26 Aug 2020
This is a
Current status is
Designer (if known):
Scheduled Ancient Monument and UNESCO World Heritage Site
'The fort measured 581 feet north-south by 417 feet east-west, and covered 5.64 acres. Though its existence was known, its hill-top site a reservoir was built over the northern third of the site in 1858 and enlarged in 1957.
The West Road crosses the fort from east-west, lying over the gates and the north frontages of the principal buildings (from east-west: the Commanding Officer's house, HQ building (notable for its underground strongroom and settling tank), twin granaries and workshop). Behind was the via quintana, running between the minor gates, south of that a hospital, barracks, etc., and to the south of these a probable double stable blocks inside the twin-portalled south gate and rampart. Other buildings, including the Vallum crossing, have been found outside the fort and are indexed separately.
After the 1920s-1930s excavations the southern two-thirds of the fort became a housing estate. A dedication tablet suggests building began 122/124A.D; pottery indicates a rebuild at the end of the 2nd century and that occupation lasted into the late 4th century.'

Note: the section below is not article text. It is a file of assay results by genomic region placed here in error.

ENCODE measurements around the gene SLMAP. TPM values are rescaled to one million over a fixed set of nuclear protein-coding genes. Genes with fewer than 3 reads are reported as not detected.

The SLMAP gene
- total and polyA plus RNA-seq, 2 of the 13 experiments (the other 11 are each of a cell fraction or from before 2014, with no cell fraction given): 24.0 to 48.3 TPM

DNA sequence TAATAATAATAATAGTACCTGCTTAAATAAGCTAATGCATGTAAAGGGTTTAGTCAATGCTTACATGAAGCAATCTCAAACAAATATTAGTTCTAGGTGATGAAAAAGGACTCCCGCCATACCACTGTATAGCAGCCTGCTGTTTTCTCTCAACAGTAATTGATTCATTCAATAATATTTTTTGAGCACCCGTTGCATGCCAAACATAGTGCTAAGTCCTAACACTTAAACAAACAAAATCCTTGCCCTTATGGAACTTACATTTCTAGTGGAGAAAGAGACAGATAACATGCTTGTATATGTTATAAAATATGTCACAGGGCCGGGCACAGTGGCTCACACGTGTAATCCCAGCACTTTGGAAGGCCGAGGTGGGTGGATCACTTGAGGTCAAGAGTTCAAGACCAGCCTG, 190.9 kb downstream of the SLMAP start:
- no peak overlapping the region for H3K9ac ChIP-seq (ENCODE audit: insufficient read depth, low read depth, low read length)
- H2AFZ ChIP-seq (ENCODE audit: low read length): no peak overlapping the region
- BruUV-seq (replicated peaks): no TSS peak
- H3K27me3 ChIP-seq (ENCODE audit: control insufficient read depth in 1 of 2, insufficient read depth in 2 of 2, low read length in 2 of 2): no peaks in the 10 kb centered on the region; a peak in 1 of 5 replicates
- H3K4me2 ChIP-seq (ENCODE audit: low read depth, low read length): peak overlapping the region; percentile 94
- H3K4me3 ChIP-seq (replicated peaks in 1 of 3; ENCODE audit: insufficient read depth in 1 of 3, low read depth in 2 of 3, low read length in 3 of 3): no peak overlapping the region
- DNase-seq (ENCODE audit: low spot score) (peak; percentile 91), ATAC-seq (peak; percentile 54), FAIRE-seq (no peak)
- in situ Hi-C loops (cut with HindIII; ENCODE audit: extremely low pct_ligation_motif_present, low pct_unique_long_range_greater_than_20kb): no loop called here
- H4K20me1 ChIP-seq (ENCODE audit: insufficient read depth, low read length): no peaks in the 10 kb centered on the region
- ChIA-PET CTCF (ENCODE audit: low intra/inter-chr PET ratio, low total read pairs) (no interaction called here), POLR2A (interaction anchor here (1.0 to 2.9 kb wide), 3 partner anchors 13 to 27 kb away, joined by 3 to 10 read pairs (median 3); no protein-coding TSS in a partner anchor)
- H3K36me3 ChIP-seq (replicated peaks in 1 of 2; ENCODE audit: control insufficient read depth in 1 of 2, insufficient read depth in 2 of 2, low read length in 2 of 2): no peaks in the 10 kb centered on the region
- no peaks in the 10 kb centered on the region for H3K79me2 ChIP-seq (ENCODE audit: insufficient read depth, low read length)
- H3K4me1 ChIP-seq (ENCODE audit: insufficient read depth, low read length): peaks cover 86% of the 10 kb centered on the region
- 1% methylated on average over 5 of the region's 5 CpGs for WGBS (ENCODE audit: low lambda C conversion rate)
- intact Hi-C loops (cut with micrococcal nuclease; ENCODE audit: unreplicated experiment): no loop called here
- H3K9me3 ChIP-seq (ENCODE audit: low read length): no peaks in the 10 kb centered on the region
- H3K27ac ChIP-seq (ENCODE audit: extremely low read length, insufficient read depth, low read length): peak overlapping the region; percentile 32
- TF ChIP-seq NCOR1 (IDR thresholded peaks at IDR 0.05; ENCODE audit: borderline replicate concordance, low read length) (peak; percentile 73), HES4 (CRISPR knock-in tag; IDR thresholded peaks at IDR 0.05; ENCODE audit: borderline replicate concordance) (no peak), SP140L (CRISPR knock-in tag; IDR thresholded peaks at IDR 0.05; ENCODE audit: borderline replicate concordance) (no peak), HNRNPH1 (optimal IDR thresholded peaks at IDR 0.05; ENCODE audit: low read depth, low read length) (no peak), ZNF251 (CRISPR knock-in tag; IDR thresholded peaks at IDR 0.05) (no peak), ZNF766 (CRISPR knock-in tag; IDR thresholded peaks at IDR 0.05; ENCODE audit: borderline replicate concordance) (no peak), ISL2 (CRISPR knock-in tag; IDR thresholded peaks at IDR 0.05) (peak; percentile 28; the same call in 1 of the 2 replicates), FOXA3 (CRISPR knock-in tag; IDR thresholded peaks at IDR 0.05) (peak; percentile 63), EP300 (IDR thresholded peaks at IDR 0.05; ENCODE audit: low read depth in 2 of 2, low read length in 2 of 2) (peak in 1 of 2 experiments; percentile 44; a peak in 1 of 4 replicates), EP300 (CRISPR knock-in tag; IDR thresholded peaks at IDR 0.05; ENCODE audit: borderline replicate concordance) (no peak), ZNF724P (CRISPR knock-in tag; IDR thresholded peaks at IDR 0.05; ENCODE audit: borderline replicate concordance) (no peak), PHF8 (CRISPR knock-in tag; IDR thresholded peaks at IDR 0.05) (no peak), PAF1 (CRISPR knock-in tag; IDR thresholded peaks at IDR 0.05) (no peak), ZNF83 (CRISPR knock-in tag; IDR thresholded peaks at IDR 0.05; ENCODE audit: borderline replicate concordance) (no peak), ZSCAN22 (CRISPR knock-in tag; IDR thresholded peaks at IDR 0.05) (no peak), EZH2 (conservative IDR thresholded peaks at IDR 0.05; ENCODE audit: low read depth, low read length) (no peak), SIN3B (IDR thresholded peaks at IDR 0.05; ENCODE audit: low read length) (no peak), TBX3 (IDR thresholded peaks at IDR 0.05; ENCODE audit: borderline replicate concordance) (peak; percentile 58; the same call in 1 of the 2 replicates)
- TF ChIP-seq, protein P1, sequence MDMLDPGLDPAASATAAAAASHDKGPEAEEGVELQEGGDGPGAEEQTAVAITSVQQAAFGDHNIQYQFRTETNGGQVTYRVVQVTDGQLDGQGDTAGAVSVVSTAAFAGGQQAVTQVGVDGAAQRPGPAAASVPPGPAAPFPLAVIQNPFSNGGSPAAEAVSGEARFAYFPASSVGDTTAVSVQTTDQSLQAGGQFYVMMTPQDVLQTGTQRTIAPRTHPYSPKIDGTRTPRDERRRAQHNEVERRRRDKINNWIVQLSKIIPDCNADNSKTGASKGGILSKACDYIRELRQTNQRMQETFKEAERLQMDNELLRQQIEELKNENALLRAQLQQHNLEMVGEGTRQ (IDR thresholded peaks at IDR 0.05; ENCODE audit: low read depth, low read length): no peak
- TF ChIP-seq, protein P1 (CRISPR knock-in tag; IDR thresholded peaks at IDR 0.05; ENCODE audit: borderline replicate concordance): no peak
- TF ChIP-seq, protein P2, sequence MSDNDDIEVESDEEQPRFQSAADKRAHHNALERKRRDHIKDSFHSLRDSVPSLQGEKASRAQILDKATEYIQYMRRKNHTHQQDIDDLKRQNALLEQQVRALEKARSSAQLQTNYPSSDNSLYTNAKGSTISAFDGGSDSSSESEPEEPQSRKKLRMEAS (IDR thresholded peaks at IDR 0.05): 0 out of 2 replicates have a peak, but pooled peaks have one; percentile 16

Listing Description (if available)
The two maps above illustrate the site of Condercum Fort in Benwell. The Ordnance Survey maps both date from the latter half of the 19th century, with the first being 1864 further above. This one highlights the extent of the main complex on the West Road which follows the line of Hadrian's Wall. A number of buildings can be seen, and notes the supposed site of a Hypocaust, which is an underfloor heating system developed by the Romans. The site is relatively untouched as Benwell is so rural at this point, though the reservoir on the other side of the street occupies some of the old site.
The map from 1899 is from a similar perspective, though Benwell has frown considerably since. The Roman Vallum. an earthwork unique to Hadrian's Wall, is also lined just south of the West Road. Many features around the site are named after 'Condercum', i.e a number of cottages and larger buildings.
Artists representation of Condercum at its height. The scale of the site is impressive, and where the West Road is situated can be clearly defined by the wall that dominates the scene. The fort was clearly more of a scaled settlement, with some cottage industries and families living beyond the complex and lining the main roads to Elswick and further west.
Retrieved from the Chronicle